belle vue farm archaeology panorama
San Juan Island National Historical Park lands have been excavated by archaeological field schools dating to 1946. In this mid-1970s image a field school under the direction of the University of Idaho's Dr. Roderick Sprague excavates the site of the Belle Vue Sheep Farm main establishment at American Camp. The fishing boats plying the Strait of Juan de Fuca beyond and the shirtless students indicate that the photo was probably taken in August.


archaeology_1-25-12 005
Fort Vancouver National Historic Site archaeologist Beth Horton (center) is joined in screening for artifacts at American Camp by maintenance supervisor Ken Arzarian (right) and maintenance worker David Harsh.


Archaeologists have been working in the park since the 1940s. The bulk of the work not done by NPS archaeologists and conservationists has been accomplished by field schools, through which archaeology students learn how to excavate, document,map and conserve artifacts.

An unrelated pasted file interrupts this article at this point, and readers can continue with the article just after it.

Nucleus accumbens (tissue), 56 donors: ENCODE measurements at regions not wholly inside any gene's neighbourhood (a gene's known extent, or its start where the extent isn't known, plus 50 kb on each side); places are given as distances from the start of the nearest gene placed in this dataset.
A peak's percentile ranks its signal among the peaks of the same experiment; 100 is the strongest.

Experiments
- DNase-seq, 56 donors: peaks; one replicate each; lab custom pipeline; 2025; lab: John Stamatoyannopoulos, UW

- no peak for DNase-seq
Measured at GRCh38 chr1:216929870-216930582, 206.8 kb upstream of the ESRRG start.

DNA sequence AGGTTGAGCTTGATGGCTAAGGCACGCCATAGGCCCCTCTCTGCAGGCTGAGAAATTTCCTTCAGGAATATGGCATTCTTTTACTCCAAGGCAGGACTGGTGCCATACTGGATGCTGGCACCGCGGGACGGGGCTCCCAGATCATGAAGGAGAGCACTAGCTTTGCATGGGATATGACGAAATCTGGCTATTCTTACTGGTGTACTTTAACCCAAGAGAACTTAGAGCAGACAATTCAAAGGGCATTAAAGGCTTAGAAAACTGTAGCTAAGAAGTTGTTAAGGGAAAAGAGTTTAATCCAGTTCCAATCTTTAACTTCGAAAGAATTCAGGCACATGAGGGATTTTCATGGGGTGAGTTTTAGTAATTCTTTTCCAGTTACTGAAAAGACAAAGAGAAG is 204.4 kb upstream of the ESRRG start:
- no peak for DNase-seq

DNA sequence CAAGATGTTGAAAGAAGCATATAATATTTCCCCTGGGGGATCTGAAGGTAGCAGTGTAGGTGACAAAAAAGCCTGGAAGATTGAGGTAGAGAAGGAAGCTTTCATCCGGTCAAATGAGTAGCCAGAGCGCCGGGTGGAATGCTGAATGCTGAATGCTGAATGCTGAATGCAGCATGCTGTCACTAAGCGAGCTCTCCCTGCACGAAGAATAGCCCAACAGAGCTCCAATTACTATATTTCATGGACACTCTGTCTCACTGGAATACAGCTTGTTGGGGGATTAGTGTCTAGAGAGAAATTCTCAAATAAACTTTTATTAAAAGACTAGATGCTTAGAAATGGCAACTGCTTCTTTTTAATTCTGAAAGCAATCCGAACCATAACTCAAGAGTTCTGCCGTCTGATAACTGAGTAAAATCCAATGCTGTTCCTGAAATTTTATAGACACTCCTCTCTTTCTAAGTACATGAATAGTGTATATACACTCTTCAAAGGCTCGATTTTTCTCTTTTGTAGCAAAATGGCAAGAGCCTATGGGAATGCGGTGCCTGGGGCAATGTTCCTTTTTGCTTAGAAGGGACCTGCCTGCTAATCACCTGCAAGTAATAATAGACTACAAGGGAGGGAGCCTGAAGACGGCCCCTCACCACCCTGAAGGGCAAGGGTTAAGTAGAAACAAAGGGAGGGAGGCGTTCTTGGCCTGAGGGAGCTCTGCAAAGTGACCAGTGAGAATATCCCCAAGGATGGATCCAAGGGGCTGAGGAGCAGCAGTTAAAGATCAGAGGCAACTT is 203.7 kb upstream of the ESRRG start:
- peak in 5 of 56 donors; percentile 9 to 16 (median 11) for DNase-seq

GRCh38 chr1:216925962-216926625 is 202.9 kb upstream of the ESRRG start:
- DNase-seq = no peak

The artifacts and features they've documented often serve as primary resources for reconstructing and interpreting the site. San Juan Island's role in regional history is reflected in the enormity of the archaeological resources here--the fourth largest collection in the Pacific West Region.

To share the "underground" legacy of this site, the park has established a partnership with Fort Vancouver National Historic Site and the Northwest Cultural Resources Institute (NCRI), the latter a cooperative partnership based at Fort Vancouver. The fort's Public Archaeology Program includes educational opportunities, special tours, and lectures.

Explore our archaeology pages to learn more about the field schools and NPS archaeologists, what they've uncovered and how it has been interpreted.

Last updated: March 1, 2015

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